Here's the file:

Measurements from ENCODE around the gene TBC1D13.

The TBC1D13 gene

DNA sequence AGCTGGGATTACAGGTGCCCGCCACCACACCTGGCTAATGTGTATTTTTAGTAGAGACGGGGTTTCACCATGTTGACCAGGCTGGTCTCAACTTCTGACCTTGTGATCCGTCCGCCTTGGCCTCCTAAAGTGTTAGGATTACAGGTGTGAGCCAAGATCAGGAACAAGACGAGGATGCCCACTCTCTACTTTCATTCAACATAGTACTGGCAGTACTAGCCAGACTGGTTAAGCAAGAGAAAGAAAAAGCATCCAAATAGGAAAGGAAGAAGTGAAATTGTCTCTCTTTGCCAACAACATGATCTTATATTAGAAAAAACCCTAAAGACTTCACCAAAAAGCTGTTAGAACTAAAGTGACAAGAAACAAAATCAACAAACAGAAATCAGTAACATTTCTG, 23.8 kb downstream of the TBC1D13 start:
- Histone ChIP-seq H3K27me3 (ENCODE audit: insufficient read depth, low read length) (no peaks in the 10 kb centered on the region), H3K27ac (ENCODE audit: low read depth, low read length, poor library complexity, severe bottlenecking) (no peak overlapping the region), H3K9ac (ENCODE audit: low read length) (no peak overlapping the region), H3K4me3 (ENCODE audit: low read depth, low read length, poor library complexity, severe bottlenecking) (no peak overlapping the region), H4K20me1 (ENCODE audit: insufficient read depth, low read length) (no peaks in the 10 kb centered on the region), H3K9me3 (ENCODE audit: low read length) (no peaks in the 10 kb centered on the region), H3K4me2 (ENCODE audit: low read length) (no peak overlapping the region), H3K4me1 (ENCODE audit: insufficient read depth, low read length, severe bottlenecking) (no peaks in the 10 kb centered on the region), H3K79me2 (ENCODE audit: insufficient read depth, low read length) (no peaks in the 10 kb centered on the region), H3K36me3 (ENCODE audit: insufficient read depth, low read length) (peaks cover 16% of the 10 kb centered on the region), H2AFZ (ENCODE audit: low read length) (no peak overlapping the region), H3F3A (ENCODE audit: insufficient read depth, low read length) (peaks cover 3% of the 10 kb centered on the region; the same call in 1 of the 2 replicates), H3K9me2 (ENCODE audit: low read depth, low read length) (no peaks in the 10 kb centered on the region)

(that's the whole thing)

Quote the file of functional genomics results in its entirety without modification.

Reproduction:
Measurements from ENCODE around the gene TBC1D13.

The TBC1D13 gene

DNA sequence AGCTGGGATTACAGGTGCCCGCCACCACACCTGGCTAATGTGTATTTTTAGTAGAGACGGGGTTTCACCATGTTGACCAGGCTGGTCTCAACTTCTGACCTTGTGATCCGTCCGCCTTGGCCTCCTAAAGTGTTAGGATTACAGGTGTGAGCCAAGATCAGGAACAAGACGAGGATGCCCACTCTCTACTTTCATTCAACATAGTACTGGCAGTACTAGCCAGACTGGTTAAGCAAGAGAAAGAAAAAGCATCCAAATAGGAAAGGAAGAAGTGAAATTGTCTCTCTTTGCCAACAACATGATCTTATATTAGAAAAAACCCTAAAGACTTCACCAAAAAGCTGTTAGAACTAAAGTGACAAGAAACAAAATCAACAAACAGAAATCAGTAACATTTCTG, 23.8 kb downstream of the TBC1D13 start:
- Histone ChIP-seq H3K27me3 (ENCODE audit: insufficient read depth, low read length) (no peaks in the 10 kb centered on the region), H3K27ac (ENCODE audit: low read depth, low read length, poor library complexity, severe bottlenecking) (no peak overlapping the region), H3K9ac (ENCODE audit: low read length) (no peak overlapping the region), H3K4me3 (ENCODE audit: low read depth, low read length, poor library complexity, severe bottlenecking) (no peak overlapping the region), H4K20me1 (ENCODE audit: insufficient read depth, low read length) (no peaks in the 10 kb centered on the region), H3K9me3 (ENCODE audit: low read length) (no peaks in the 10 kb centered on the region), H3K4me2 (ENCODE audit: low read length) (no peak overlapping the region), H3K4me1 (ENCODE audit: insufficient read depth, low read length, severe bottlenecking) (no peaks in the 10 kb centered on the region), H3K79me2 (ENCODE audit: insufficient read depth, low read length) (no peaks in the 10 kb centered on the region), H3K36me3 (ENCODE audit: insufficient read depth, low read length) (peaks cover 16% of the 10 kb centered on the region), H2AFZ (ENCODE audit: low read length) (no peak overlapping the region), H3F3A (ENCODE audit: insufficient read depth, low read length) (peaks cover 3% of the 10 kb centered on the region; the same call in 1 of the 2 replicates), H3K9me2 (ENCODE audit: low read depth, low read length) (no peaks in the 10 kb centered on the region)